There I was in New York City after an amazing week of classes, adventure, and transformation.
I was feeling really good about myself, strutting my stuff, feeling alive, excited about life, and excited about the future.
Walking the streets of New York, with headphones in but the sounds of the city still surrounding me, a smile on my face, and sunshine on my skin—it was a good day.
No. It was an extraordinary day.
And then it happened.
Walking by a storefront mirror, I caught a glimpse of myself and it was like I’d been socked in the gut.
I didn’t like what I saw. In fact, I hated it. I hated it so much that I went down a downward spiral of hate and disgust that sent me into the depths of despair.
The gripping insanity of negative self-talk took me completely out of being present and into a hellhole of emotions that I had no idea how to crawl myself out of.
You see, most of my life was predicated on how I saw myself when I looked in the mirror.
On a good day, it was like I was on top of the world.
On a bad day, I couldn’t even lift my head up. It was like my whole world was falling apart.
Anxiety, shaking, depression, shame, insecurity, hollowness, emptiness—it felt like I was losing all hope of self-love and I had no idea how to peel myself out of the giant abyss of darkness and shame I had built around the idea that my body would never fit itself into the unrealistic expectations I had created for it.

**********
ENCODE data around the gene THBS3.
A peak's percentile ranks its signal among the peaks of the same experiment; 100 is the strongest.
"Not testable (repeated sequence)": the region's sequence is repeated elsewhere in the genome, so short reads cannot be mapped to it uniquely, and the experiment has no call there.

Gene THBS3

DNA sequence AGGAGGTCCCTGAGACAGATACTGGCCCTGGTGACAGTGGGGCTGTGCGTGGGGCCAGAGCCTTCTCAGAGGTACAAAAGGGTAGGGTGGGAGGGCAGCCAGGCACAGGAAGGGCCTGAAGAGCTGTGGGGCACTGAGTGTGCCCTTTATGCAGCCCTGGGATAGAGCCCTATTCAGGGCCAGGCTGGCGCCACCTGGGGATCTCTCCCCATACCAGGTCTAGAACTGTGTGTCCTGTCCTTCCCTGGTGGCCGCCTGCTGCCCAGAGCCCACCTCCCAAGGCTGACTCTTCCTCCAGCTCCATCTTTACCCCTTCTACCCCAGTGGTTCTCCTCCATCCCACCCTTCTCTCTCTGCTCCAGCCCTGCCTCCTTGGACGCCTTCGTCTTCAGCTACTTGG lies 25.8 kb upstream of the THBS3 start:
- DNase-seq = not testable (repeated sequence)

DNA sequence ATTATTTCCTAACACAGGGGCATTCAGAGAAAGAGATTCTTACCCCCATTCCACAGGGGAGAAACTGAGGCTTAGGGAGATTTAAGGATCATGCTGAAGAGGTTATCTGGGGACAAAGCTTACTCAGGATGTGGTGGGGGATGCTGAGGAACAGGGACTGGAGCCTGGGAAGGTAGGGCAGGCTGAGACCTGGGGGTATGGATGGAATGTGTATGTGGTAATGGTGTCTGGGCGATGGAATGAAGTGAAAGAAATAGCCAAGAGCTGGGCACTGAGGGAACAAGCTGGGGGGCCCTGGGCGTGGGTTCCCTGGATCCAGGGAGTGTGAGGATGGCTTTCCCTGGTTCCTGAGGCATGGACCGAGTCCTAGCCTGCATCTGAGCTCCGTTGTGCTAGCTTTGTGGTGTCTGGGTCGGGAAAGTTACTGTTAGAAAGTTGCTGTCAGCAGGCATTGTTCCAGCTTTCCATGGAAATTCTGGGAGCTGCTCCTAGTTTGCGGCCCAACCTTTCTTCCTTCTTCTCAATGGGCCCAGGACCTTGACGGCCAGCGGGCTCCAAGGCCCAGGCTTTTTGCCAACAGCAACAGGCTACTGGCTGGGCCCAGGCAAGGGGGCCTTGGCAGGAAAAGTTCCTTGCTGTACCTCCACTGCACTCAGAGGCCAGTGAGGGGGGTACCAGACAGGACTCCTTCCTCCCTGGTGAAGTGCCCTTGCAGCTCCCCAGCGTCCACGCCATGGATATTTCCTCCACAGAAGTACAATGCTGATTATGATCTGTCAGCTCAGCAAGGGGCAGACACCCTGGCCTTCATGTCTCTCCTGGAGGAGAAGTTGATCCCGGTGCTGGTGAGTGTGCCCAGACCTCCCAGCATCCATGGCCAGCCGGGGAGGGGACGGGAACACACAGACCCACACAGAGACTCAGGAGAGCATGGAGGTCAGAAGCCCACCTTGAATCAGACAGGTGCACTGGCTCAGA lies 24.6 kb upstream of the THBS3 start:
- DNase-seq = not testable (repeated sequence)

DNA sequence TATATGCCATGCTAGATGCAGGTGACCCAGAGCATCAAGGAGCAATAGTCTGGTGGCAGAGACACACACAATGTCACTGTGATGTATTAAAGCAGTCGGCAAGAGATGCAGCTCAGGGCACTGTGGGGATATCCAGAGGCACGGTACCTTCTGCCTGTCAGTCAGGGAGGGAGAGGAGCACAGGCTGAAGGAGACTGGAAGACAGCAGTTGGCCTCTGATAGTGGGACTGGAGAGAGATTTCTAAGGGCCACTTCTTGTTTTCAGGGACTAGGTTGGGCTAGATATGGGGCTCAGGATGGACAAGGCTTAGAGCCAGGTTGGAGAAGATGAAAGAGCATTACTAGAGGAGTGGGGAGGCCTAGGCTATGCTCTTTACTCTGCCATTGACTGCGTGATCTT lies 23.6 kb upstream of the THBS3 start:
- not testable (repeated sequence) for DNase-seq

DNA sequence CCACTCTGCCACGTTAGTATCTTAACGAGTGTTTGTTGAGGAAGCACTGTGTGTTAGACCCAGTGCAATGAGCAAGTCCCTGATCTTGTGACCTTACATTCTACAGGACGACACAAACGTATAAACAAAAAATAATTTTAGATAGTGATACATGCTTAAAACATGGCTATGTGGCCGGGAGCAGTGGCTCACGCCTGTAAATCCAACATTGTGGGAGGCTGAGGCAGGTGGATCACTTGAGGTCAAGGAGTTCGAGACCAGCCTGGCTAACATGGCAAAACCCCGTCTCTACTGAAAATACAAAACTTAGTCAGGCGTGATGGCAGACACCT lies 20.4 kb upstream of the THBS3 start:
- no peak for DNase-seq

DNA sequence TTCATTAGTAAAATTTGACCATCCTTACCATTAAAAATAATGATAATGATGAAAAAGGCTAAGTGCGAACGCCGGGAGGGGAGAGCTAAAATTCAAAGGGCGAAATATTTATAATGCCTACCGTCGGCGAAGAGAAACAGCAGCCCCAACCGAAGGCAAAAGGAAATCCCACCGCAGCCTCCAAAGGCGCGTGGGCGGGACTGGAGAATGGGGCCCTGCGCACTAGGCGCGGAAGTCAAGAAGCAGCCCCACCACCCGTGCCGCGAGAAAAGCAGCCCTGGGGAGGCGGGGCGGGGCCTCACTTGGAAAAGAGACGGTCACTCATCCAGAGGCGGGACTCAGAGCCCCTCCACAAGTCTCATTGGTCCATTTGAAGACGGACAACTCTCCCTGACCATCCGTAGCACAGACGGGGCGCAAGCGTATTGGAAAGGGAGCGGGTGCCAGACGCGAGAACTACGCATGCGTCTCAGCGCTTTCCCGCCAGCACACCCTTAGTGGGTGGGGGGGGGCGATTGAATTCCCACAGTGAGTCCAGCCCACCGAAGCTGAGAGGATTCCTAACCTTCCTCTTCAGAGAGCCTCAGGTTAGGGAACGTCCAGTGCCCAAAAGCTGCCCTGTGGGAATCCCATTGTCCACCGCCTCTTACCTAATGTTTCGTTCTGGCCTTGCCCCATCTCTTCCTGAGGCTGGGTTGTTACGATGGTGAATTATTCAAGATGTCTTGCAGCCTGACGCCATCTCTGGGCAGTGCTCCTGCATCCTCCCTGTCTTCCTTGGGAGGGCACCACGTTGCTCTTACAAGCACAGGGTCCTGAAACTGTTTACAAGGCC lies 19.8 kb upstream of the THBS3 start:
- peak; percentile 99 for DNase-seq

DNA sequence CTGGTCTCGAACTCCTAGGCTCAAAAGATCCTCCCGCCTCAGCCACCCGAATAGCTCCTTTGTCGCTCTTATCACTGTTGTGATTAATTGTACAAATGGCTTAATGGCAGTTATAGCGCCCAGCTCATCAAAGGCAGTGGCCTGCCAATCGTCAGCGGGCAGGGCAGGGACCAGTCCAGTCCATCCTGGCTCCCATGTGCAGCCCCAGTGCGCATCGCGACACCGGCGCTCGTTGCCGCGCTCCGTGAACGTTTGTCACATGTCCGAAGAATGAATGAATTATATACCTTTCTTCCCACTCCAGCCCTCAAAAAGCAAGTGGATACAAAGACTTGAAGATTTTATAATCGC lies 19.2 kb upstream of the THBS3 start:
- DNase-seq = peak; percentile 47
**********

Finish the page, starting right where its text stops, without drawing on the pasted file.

It ruined me.
Or so my melodramatic, emotional roller-coaster of insanity told me.
At the time, I thought I was in the minority as I suffered silently from an internal dialogue that plagued my waking hours, gripped my stomach, and had me hiding, wallowing, overeating, and feeling ashamed. It took me 20 years to pry myself out from underneath the shame.
What I realized after exploring this topic was that hundreds of thousands, even millions of people suffer from this excruciating negative self-talk that paralyzes them.
But here’s the thing: this is something that most people don’t talk about. And yet they suffer. They ruminate. It paralyzes them. They hide. They create internal stories that keep them from ever having any shred of true happiness. All because of a reflection.
I spent years believing that the reflection I saw was the actual representation of what I looked like, and it nearly killed me. It destroyed my self-esteem, and it made me think I wasn’t enough.
One day, I’d look in the mirror and see this beautiful, strong, intelligent, determined, sexy woman.